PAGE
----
Carbon pricing can take a variety of forms. A carbon tax places a direct price on carbon. In contrast, under a cap-and-trade program, the government sets a long-term goal and interim yearly caps, and then distributes emission allowances equal to the cap. If the government distributes the allowances by means of an auction, then the auction price establishes the carbon price. If the government gives away allowances, then allowance trading among regulated entities establishes the carbon price. Each type of program, tax and cap-and-trade, can take a variety of forms and operate pursuant to a wide range of parameters. Because this essay focuses on carbon pricing writ large, I do not parse through the details here.
Notwithstanding its limitations, carbon pricing has a vital role to play. A carbon price would help internalize the societal costs of emitting carbon dioxide, incentivize reductions, and generate revenue to invest in an equitable transition and prepare for climate impacts.
Notwithstanding the limitations I articulate below, I want to make clear that carbon pricing has a vital role to play. As pricing advocates have explained in detail,[i] a carbon price would help internalize the societal costs of emitting carbon dioxide and would create at least some ongoing incentive for producers and consumers to reduce carbon consumption.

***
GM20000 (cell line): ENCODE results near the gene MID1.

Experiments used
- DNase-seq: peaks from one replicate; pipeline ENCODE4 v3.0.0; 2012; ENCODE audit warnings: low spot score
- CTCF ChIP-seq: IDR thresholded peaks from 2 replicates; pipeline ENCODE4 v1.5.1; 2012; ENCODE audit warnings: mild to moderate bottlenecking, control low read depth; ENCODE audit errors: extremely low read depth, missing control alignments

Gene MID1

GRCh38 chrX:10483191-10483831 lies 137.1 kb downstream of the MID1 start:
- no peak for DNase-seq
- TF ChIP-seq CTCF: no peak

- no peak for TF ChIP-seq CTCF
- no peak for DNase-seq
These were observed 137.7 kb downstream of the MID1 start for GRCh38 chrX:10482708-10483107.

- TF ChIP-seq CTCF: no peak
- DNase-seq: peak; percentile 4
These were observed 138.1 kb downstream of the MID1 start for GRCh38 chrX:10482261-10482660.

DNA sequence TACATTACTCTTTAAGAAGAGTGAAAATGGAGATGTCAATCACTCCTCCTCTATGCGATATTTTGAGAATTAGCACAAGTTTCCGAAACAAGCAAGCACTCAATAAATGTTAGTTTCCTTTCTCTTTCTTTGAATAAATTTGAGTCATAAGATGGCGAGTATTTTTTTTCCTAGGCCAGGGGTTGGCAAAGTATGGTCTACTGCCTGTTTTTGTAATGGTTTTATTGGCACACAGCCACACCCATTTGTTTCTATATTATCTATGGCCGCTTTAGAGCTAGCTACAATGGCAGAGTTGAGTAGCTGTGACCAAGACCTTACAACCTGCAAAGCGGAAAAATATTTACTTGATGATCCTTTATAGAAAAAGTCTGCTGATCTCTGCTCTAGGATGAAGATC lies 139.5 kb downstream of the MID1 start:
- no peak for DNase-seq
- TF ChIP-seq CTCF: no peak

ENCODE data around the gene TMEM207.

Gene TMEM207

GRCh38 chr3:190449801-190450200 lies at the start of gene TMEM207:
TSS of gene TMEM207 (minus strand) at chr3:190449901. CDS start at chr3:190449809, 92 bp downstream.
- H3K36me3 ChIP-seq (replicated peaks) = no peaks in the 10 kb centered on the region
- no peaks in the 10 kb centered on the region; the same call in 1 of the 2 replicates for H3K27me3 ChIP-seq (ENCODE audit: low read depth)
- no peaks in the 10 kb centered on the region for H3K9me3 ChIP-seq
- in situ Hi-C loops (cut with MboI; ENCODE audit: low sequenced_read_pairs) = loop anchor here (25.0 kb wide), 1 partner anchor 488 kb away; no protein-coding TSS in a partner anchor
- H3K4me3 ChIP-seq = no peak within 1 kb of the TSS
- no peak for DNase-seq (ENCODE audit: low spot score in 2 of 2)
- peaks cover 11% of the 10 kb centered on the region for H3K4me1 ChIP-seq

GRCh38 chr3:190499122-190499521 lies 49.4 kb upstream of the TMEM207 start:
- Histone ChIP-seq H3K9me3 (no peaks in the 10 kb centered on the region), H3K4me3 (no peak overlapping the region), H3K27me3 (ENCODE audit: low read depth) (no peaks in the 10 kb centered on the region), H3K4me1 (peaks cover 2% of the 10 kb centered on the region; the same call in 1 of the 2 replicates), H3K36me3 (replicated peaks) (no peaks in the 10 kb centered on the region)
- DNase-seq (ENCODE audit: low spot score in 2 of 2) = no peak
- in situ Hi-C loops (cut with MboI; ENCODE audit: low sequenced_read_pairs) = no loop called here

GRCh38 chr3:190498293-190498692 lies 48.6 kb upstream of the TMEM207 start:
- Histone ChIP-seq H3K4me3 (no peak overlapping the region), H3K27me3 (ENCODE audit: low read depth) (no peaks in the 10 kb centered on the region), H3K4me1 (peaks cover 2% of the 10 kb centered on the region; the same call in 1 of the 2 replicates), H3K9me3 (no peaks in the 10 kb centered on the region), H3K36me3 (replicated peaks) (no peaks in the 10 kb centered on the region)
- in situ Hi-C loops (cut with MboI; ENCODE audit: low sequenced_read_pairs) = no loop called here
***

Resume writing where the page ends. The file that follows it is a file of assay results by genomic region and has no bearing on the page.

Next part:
A carbon price, particularly a carbon fee or auctioned allowances in a cap-and-trade program, would also generate revenue that would help finance a clean energy transition, finance climate adaptation, and, for disadvantaged communities, help buffer higher costs and enable participation in a green transition. Carbon pricing could also spur regulatory innovation, as government entities consider how they can help their constituents – across all sectors – better avoid the cost of carbon.
I pointedly exclude one frequently articulated advantage of market mechanisms: their relative cost-effectiveness.[ii] In the short term, market mechanisms save costs by allowing entities facing high emission-reduction costs to either pay the tax or, in a cap-and-trade program, buy allowances from lower-cost reducers. Collectively, then, reductions are done by those who can do them most cheaply, lowering the cost of achieving a collective goal. However, the downside to this dynamic is that it gives high-cost reducers an out[iii] – and could reduce the incentive to invest now in a long-term, economy-wide green transition. That brings us to the limitations of market mechanisms.
[ii] See Ann E. Carlson, Designing Effective Climate Policy: Cap-and-Trade and Complementary Policies, 49 Harv. J. on Legis. 207 (2012).
[iii] See David M. Driesen, Does Emissions Trading Encourage Innovation?, 33 Envtl. L. Rep. 10094 (2003).